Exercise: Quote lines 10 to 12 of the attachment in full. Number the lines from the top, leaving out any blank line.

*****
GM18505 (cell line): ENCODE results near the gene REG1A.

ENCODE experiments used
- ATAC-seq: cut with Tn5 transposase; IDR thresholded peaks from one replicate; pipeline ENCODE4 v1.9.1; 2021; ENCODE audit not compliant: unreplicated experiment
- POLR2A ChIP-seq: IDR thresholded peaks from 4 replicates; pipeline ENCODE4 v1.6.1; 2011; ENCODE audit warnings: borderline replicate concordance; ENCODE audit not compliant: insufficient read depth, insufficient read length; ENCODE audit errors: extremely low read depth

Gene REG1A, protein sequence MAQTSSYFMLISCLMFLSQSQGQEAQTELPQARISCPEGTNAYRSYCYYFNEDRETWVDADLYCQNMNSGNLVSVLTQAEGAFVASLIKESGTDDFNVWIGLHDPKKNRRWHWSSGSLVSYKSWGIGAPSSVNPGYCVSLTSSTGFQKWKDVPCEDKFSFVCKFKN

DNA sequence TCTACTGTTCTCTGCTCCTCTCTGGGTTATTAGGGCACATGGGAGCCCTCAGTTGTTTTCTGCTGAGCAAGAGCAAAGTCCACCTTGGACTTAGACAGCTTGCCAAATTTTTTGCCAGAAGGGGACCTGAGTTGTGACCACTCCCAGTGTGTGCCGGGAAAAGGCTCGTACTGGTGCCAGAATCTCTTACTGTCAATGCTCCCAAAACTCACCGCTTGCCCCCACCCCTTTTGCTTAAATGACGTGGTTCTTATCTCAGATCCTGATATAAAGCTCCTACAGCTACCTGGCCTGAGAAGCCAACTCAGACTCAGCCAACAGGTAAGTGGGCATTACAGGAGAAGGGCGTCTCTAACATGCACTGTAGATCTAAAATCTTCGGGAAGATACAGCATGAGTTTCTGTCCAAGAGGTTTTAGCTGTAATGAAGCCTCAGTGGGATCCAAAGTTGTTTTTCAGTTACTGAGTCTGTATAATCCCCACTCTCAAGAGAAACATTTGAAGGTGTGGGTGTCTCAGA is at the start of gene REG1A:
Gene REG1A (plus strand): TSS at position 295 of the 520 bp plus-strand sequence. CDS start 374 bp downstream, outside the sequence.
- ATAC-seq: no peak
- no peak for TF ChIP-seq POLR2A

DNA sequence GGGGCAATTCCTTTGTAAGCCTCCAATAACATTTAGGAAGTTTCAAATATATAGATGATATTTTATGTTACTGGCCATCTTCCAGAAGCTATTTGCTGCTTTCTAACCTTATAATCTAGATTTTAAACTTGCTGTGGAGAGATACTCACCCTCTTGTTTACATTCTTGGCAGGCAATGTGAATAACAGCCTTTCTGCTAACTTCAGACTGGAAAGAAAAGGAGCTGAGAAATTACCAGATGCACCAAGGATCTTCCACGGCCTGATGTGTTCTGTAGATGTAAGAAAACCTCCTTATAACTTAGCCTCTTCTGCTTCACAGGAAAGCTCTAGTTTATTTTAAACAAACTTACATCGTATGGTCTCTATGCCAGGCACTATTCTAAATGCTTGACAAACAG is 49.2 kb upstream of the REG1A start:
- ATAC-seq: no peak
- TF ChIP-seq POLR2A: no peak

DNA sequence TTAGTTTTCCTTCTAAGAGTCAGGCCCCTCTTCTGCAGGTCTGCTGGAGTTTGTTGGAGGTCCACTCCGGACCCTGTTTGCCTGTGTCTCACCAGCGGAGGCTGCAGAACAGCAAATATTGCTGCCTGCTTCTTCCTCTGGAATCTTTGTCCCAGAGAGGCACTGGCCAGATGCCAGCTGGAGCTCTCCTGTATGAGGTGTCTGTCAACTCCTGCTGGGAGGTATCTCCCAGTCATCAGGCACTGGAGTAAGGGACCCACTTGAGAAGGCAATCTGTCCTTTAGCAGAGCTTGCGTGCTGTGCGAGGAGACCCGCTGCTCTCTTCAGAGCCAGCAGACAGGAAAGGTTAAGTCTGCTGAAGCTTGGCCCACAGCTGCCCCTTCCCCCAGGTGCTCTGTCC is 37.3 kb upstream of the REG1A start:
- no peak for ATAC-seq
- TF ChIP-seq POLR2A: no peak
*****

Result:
DNA sequence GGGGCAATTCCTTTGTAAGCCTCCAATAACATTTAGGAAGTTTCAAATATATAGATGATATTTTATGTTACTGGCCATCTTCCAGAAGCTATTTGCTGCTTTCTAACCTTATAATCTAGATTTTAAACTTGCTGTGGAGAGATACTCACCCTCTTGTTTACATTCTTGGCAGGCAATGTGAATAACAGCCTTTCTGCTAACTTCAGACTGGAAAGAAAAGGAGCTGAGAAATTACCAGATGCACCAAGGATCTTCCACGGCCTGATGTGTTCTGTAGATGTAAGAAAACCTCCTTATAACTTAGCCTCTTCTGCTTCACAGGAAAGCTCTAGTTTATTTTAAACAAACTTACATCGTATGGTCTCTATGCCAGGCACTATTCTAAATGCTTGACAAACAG is 49.2 kb upstream of the REG1A start:
- ATAC-seq: no peak
- TF ChIP-seq POLR2A: no peak